Wednesday, May 23, 2018

Basque Immigrants

The first Basques in Oregon arrived in the late 1880s. 

These Euskaldunak, or newcomers, came from two launching areas. Some were part of the Euskaldunak exodus out of Gold Rush California and the first ranches of Nevada. Others arrived directly from Europe, leaving the Pyrenees Mountains that separated France and Spain, crossing the Atlantic by ship, and traveling across the continent by railroad to their new western homes. The Basques of Eastern Oregon and Northern Nevada became known early on as sheepherders and livestock men. 

In the community of Jordan Valley, Basque and non-Basque numbers expanded to approximately 600 families in the 1920s. The Basques established important markers of their ethnic presence by erecting several still-standing sandstone buildings, including three boarding houses, a fronton (for jai alai, pelota, or handball), and an essentially Basque-built Catholic church. 

Built 1915

The two decades from 1920 to 1940 saw major developments in the Basque communities of Oregon, near where I live. Basques settled in or near the small communities of McDermitt (on the Oregon-Nevada state line), Andrews, Fields, and Arock, along with Jordan Valley.

In the years following the early 1940s, Oregon Basques experienced continuing changes. The sheep industry, beset by international competition and diminishing demands for wool, fell on hard times. With the French and Spanish economies gradually recovering from postwar declines after World War II, fewer Basque men were willing to immigrate to the American West as poorly paid herders, isolated from European ties and removed for most of the year from other Basques. Lonely lives under the big western sky seemed less and less appealing.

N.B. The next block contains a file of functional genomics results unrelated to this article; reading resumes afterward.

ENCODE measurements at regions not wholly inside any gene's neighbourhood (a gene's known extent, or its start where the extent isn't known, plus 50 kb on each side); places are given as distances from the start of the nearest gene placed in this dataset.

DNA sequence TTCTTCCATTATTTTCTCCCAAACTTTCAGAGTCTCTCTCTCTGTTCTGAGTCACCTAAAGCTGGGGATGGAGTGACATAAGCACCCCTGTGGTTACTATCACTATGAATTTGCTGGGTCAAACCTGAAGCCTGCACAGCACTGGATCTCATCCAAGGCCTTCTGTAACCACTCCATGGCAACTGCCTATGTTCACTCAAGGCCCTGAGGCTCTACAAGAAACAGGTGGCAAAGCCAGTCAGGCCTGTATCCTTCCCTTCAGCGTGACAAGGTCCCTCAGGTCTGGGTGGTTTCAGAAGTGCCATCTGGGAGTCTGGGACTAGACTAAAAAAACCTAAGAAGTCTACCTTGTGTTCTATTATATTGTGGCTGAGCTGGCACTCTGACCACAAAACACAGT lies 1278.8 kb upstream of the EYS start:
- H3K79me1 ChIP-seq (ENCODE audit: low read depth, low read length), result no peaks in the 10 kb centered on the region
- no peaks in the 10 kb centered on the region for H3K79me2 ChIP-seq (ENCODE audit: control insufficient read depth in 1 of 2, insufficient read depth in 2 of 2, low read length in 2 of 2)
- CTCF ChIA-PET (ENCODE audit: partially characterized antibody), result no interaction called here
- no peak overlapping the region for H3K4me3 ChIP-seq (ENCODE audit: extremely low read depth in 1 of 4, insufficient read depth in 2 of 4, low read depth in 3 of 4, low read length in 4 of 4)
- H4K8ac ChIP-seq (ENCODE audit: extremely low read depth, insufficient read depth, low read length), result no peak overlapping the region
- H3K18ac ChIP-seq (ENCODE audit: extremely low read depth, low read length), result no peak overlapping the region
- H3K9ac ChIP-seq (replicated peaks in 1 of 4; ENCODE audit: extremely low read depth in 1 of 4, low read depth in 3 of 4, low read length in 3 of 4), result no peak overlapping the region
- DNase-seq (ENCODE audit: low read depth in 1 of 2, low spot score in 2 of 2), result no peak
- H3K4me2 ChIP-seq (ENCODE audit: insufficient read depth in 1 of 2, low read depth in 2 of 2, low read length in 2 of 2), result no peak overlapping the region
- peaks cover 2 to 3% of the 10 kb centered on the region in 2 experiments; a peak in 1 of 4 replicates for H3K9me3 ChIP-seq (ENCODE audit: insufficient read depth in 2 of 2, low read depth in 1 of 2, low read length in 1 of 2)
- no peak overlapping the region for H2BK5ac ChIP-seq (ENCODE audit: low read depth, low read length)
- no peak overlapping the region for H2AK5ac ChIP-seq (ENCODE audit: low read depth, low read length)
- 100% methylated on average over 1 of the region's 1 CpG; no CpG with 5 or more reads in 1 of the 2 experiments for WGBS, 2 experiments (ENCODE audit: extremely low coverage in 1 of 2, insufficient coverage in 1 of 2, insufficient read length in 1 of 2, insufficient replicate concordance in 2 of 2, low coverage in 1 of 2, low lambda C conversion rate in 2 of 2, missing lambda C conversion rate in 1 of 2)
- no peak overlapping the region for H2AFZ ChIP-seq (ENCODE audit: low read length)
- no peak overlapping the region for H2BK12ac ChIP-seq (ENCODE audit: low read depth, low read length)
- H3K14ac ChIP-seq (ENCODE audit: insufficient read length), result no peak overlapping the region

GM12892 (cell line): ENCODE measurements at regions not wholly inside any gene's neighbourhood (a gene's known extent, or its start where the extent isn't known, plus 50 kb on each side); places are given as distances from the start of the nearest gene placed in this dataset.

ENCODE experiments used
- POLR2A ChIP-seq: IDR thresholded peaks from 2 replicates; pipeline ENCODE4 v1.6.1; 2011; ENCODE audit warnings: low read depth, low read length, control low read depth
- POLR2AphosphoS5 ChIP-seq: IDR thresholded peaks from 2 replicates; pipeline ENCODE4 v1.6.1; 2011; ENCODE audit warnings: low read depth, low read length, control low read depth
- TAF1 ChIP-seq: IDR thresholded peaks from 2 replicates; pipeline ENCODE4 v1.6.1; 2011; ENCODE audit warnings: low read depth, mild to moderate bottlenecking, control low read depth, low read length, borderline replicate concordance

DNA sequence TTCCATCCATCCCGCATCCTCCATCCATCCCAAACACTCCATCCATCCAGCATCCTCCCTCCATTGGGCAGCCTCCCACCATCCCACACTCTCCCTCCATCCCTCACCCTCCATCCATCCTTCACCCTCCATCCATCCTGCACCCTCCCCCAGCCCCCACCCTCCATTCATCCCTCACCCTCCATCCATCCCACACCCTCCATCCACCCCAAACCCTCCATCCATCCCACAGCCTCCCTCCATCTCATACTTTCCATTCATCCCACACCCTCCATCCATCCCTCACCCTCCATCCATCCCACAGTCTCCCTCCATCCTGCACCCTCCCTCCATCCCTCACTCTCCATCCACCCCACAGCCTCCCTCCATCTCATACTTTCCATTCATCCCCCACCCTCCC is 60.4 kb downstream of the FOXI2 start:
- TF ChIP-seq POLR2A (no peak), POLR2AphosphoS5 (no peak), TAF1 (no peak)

When I was a teenager, we'd often take our horses to the desert south of Boise, Idaho. Usually, we'd see a Basque sheepherder tending their flocks. These were often young men from the Basque area of Spain and they lived in the above trailers, following the herds. They were far from home, unable to speak English, and very lonely. They'd use sign language and always offered something to eat.

My Rodeo Road series is set on a ranch in the Jordan Valley, Oregon area. In Changing A Cowboy's Tune, the hero was born and raised on the family ranch and takes his bride there to live. 

The second book in the series, Winning A Cowgirl's Love, will be available in the anthology Do You Take This Cowboy on June 1st. This is Randi and Davie's story.

Randi Bachmann has two problems after winning an extravagant wedding package from the reality show Your Dream Wedding: She doesn’t have a groom, and she doesn’t want to get married. However, she needs the $50,000 prize money awarded if she stays married for six months. In desperate need of the cash, she picks the one man she knows will be only too happy to leave after the term is up, Davie Dunbar.

When his college romance went south, Davie ran as far and fast as he could. Back home after six years of wandering, he’s set on trying to make up to Randi for deserting her. Marrying her is the perfect way to prove to Randi he’s changed. He’s willing to do anything, including take part in a fake wedding, for a second chance to win her love.

Have you ever heard about the Basques?


Paty Jager said...

Stephanie, Interesting post. I keep thinking I need to do research on the history in SE Oregon and have a character in my historical books.

Alia said...

We have a wonderful Basque community in Boise, a Basque block in downtown that is devoted to ensuring their culture remains part of Boise’s tapestry.